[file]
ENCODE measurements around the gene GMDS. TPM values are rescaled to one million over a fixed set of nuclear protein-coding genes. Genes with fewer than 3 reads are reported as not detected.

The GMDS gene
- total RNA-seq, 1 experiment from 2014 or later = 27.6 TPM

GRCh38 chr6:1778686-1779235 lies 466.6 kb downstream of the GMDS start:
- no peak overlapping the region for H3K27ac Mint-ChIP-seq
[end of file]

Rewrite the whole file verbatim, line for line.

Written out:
ENCODE measurements around the gene GMDS. TPM values are rescaled to one million over a fixed set of nuclear protein-coding genes. Genes with fewer than 3 reads are reported as not detected.

The GMDS gene
- total RNA-seq, 1 experiment from 2014 or later = 27.6 TPM

GRCh38 chr6:1778686-1779235 lies 466.6 kb downstream of the GMDS start:
- no peak overlapping the region for H3K27ac Mint-ChIP-seq